The district court's June 26, 1984 receivership order provided that Orr would act as receiver for "all funds, assets, choses in action and other property belonging to, or in the possession or control of, defendant [APHI] and its subsidiaries...." The order did not name the APHI controlled limited partnerships generally or San Vicente specifically. However, the receivership did include all assets and property controlled by APHI and its subsidiaries. APC, an APHI subsidiary, controlled San Vicente as its general partner. Therefore, the receivership order incorporates the funds and assets of San Vicente in the APHI receivership estate.
Moreover, it is clear that the district court intended to bring the property of the limited partnerships into the APHI receivership. The individual partnerships managed by APHI and its subsidiaries were burdened with massive administrative, legal, and accounting problems which needed immediate attention. The district court determined that a receiver was necessary to manage not only APHI and its subsidiaries but also the individual partnerships that had been left in a state of complete disorder. The court also authorized the receiver to make payments from the funds and assets of the limited partnerships and to incur such expenses "as may be necessary and advisable."
As the district court explained in its findings of fact and conclusions of law, the record in this case unequivocally demonstrates that San Vicente's property was included in the receivership for administrative purposes and that a fair and proportionate share of the administrative expenses were to be paid from these funds and assets. The district court's findings on this issue are not clearly erroneous; rather, they are well supported by the record. We agree with the district court that San Vicente's property was included in the receivership estate.2
II. The District Court's Authority
Generally, federal courts enjoy wide discretion in fashioning relief and protective measures in SEC actions:
The federal courts have inherent equitable authority to issue a variety of "ancillary relief" measures in actions brought by the SEC to enforce the federal securities laws. This circuit has repeatedly approved imposition of a receivership in appropriate circumstances. The power of a district court to impose a receivership or grant other forms of ancillary relief does not in the first instance depend on a statutory grant of power from the securities laws. Rather, the authority derives from the inherent power of a court of equity to fashion effective relief.
SEC v. Wencke, 622 F.2d 1363, 1369 (9th Cir.1980) (citations omitted). Thus, a federal court generally has the equitable authority to impose a receivership in an SEC action if the court determines a receivership is necessary.
San Vicente, however, argues that the district court lacked the authority to include San Vicente's property in the receivership. This argument is not without merit. Neither San Vicente nor APC was named as a defendant in the SEC action against APHI, and the proceedings against San Vicente's property in this case raise serious questions concerning the limits of the court's power. First, we must determine whether the district court's assertion of quasi in rem jurisdiction denied San Vicente due process of law. Second, we must decide whether federal law allows receivership expenses to be taken from limited partnership assets when the receiver essentially replaces and acts as the general partner. Both of these limits on the district court's power to structure a receivership are issues of law, and review is therefore de novo. United States v. McConney, 728 F.2d 1195, 1201 (9th Cir.) (en banc), cert. denied, 469 U.S. 824, 105 S.Ct. 101, 83 L.Ed.2d 46 (1984).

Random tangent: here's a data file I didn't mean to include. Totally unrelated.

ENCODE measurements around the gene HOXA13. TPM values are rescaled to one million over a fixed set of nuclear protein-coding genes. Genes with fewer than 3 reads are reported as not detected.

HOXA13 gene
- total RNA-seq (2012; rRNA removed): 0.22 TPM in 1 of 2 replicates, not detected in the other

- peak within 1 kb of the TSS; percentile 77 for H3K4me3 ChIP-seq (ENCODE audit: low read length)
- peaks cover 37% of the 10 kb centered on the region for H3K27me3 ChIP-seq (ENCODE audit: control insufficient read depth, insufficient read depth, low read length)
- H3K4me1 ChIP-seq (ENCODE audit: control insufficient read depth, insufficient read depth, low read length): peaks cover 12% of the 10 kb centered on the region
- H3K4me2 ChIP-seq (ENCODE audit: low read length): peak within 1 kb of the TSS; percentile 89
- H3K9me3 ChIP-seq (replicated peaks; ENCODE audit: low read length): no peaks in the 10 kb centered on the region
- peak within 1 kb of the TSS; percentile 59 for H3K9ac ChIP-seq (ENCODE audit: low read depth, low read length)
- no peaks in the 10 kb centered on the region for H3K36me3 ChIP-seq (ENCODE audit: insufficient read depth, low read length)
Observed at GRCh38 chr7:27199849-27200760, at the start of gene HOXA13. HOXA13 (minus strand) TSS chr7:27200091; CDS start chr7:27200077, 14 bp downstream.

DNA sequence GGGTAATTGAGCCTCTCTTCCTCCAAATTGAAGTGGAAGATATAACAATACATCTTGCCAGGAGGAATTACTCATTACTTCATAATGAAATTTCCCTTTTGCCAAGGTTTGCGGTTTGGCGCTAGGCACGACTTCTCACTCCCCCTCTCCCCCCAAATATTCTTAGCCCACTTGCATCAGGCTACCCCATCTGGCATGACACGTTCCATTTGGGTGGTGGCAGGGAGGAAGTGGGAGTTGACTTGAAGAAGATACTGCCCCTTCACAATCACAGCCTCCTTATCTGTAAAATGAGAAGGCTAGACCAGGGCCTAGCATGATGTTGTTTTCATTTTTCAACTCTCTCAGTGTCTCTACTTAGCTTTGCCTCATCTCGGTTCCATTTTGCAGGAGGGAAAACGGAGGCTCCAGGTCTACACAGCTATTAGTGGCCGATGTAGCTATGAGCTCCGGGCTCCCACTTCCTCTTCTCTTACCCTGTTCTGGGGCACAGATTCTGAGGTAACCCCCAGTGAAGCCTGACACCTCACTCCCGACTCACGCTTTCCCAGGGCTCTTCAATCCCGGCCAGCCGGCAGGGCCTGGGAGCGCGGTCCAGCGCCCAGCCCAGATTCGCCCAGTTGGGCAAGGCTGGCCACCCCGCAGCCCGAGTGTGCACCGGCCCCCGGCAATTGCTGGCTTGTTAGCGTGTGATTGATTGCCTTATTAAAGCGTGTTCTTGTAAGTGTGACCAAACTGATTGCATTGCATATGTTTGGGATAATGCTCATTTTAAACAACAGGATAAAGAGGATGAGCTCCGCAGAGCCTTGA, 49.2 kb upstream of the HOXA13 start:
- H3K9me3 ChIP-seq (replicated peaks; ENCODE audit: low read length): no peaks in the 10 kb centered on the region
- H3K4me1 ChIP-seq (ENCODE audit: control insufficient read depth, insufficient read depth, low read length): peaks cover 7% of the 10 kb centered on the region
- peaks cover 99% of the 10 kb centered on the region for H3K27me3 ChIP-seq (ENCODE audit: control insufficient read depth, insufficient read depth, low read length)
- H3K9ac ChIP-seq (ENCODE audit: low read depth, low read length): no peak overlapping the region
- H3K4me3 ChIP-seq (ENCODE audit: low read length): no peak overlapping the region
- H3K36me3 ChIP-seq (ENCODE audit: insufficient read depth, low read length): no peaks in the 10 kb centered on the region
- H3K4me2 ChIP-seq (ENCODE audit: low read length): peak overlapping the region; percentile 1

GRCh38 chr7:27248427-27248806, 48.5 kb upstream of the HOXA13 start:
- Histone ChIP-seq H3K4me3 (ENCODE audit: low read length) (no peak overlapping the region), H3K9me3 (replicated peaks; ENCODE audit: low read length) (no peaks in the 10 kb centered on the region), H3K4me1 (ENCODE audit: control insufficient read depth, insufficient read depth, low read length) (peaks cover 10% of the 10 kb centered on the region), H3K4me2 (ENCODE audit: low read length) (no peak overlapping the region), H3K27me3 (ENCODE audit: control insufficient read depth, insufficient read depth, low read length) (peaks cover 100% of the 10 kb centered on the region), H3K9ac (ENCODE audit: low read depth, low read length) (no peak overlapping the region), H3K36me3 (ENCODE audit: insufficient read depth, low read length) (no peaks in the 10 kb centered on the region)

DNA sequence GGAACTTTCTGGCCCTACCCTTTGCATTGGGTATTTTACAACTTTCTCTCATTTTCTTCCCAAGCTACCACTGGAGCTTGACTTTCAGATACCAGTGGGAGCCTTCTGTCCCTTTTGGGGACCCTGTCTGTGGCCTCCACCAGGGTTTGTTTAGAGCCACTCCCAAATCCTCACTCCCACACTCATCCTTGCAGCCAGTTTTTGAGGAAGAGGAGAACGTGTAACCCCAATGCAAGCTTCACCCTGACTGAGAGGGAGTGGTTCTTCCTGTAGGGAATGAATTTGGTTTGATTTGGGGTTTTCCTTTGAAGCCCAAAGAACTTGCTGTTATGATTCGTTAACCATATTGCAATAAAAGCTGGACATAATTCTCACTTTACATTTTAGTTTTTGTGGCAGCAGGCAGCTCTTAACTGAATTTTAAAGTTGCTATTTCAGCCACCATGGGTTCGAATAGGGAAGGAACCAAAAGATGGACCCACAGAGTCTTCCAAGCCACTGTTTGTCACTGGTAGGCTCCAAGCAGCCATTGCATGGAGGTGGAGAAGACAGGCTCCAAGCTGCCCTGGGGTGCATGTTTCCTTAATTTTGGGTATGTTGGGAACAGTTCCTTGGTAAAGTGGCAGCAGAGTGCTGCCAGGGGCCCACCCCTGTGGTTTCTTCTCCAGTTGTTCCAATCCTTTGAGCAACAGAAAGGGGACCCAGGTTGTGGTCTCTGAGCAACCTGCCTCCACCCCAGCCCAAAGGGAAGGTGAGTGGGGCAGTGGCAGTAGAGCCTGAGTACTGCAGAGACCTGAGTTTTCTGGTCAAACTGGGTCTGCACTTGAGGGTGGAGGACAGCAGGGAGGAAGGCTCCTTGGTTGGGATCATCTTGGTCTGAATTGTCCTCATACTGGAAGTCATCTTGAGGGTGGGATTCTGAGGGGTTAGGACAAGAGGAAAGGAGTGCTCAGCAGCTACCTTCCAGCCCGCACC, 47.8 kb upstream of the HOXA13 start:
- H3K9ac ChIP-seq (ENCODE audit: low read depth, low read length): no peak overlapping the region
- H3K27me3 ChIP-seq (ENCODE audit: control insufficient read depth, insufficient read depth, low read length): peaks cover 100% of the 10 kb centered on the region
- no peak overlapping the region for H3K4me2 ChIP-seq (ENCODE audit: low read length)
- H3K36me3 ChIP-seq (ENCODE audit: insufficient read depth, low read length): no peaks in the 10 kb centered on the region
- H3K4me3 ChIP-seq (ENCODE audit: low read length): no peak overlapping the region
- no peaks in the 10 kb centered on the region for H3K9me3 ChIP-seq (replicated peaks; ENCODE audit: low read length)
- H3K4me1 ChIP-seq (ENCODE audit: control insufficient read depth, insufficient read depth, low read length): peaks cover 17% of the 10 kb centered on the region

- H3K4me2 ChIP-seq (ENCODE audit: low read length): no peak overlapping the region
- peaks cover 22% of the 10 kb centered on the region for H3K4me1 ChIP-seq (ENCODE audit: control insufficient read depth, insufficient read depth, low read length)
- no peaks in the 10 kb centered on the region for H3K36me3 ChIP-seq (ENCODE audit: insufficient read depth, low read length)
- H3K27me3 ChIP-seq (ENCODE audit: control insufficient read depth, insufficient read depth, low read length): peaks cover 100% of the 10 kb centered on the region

A. Due Process
The only defendant before the district court in the SEC action was APHI. By including the property of San Vicente in its receivership order, the court exercised control over the property of a legal entity not before the court. Therefore, we must determine whether a district court has the power to include the property of a non-party limited partnership in a receivership order.
"The standard for determining whether an exercise of jurisdiction over the interests of persons is consistent with the Due Process Clause is the minimum-contacts standard elucidated in International Shoe." Shaffer v. Heitner, 433 U.S. 186, 207, 97 S.Ct. 2569, 2581, 53 L.Ed.2d 683 (1977). Here, there are sufficient contacts with the forum to support assertion of quasi in rem jurisdiction over San Vicente's property without offending due process requirements. It is undisputed that the district court had jurisdiction over APHI, and APHI controlled San Vicente and all of its property through APC. In addition, San Vicente was formed as a California limited partnership, and its principal place of business was located in California. Therefore, assertion of jurisdiction over San Vicente's property does not violate due process under the minimum contacts analysis.
Moreover, exercising jurisdiction over San Vicente's property is consistent with "traditional notions of fair play and substantial justice." Asahi Metal Indus. Co. v. Superior Court, 480 U.S. 102, 113, 107 S.Ct. 1026, 1033, 94 L.Ed.2d 92 (1987) (quoting International Shoe Co. v. Washington, 326 U.S. 310, 316, 66 S.Ct. 154, 158, 90 L.Ed. 95 (1945)). The burden on San Vicente of litigating in California is not severe; in fact, no other forum would be more convenient for San Vicente. Thus, the district court's assertion of jurisdiction over San Vicente's property did not deny San Vicente due process under the International Shoe jurisdictional analysis.
San Vicente's complaints about the court's jurisdiction are directed at the failure to name San Vicente as a party to the SEC action and accompanying receivership. According to San Vicente, procedural due process requires that the owners of property must be named as party defendants to any action exercising quasi in rem jurisdiction over the property.
It is well settled "that property cannot be subjected to a court's judgment unless reasonable and appropriate efforts have been made to give the property owners actual notice of the action." Shaffer v. Heitner, 433 U.S. at 206, 97 S.Ct. at 2580. The Constitution requires that property owners receive procedural due process in the form of notice and opportunity for a hearing. Goss v. Lopez, 419 U.S. 565, 577-79, 95 S.Ct. 729, 738-39, 42 L.Ed.2d 725 (1975); Arnett v. Kennedy, 416 U.S. 134, 167, 94 S.Ct. 1633, 1650-51, 40 L.Ed.2d 15 (1974); Mullane v. Central Hanover Bank & Trust Co., 339 U.S. 306, 314, 70 S.Ct. 652, 657, 94 L.Ed. 865 (1950). Whether the opportunity for a hearing must be afforded before any preliminary deprivation of a property interest depends on a balancing of interests. Arnett, 416 U.S. at 167-71, 94 S.Ct. at 1650-53. However, we need not dwell on the timing of the hearing in this case because opportunities for a hearing were available before any material deprivation of a property interest occurred.